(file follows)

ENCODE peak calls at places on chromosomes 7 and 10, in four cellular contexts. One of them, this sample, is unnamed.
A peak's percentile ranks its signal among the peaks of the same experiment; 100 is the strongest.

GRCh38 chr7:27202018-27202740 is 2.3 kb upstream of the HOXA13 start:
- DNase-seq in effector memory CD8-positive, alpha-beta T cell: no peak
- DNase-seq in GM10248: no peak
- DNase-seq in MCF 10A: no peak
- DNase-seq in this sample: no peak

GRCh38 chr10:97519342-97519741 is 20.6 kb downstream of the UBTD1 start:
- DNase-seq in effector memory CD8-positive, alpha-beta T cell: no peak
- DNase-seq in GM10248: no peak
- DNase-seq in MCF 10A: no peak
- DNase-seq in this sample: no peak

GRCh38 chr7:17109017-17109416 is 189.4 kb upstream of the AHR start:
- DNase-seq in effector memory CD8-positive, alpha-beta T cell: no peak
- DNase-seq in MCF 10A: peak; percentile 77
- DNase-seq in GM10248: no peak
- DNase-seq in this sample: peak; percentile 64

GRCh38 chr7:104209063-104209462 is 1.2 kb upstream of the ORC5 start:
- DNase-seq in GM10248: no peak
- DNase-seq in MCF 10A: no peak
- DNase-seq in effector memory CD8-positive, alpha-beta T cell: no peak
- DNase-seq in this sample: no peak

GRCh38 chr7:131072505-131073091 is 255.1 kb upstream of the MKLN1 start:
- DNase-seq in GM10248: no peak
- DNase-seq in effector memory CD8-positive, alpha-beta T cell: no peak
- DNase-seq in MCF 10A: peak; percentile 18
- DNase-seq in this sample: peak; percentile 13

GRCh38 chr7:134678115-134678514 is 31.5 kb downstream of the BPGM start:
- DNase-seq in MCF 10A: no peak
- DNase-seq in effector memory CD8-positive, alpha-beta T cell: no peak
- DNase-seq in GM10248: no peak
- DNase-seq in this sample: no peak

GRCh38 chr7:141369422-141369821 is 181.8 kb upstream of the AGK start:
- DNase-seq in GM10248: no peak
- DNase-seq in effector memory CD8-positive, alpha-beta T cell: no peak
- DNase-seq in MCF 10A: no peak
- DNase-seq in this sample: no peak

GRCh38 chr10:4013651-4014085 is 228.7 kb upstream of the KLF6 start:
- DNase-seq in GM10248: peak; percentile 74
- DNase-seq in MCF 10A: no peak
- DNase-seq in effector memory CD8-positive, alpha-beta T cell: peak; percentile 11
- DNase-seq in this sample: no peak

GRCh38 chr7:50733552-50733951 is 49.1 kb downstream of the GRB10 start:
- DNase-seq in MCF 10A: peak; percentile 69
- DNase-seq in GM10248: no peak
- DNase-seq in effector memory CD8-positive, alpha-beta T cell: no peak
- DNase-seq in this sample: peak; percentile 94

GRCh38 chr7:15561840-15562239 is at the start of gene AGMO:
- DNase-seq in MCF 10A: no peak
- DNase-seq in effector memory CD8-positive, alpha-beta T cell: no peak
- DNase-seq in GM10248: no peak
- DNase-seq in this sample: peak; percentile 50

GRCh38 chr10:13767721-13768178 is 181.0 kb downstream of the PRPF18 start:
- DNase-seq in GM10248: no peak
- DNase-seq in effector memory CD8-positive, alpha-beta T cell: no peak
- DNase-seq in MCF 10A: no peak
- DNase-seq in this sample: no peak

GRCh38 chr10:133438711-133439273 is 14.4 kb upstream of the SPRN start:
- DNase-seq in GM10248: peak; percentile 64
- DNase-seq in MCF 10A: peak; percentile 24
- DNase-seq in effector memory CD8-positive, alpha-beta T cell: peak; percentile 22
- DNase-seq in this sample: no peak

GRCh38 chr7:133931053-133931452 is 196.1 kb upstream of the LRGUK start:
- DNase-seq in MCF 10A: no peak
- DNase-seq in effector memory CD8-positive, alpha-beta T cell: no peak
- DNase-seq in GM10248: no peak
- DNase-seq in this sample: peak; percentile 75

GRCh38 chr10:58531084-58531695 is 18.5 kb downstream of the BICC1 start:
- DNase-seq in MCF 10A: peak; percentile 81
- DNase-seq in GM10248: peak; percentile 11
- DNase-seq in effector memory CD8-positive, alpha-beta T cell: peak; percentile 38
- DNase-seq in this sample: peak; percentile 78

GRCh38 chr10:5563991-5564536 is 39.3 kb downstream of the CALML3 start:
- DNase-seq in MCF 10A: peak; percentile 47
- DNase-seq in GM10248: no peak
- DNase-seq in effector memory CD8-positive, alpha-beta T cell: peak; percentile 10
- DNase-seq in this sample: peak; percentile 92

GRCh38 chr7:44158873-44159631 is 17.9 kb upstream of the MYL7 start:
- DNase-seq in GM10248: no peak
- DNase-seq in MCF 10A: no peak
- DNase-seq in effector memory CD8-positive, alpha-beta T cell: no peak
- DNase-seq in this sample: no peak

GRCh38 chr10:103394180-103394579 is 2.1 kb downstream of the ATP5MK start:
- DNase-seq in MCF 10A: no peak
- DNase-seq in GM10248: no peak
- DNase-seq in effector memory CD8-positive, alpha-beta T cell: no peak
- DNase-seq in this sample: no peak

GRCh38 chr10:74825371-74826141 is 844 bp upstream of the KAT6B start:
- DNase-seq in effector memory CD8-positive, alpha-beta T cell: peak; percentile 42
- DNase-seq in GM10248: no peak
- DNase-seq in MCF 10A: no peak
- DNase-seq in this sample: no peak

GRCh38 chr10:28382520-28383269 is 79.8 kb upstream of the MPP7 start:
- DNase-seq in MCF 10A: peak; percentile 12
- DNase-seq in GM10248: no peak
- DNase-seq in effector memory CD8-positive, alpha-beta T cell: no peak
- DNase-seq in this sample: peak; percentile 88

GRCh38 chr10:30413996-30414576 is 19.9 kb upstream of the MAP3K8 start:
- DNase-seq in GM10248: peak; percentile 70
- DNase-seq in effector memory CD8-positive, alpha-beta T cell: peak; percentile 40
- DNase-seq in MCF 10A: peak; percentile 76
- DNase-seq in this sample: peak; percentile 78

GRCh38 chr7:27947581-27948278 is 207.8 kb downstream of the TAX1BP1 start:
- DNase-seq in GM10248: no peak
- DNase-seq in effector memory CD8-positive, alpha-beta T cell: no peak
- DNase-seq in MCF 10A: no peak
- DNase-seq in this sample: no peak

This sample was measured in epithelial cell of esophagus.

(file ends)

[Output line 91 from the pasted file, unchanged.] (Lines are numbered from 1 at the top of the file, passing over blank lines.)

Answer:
- DNase-seq in MCF 10A: no peak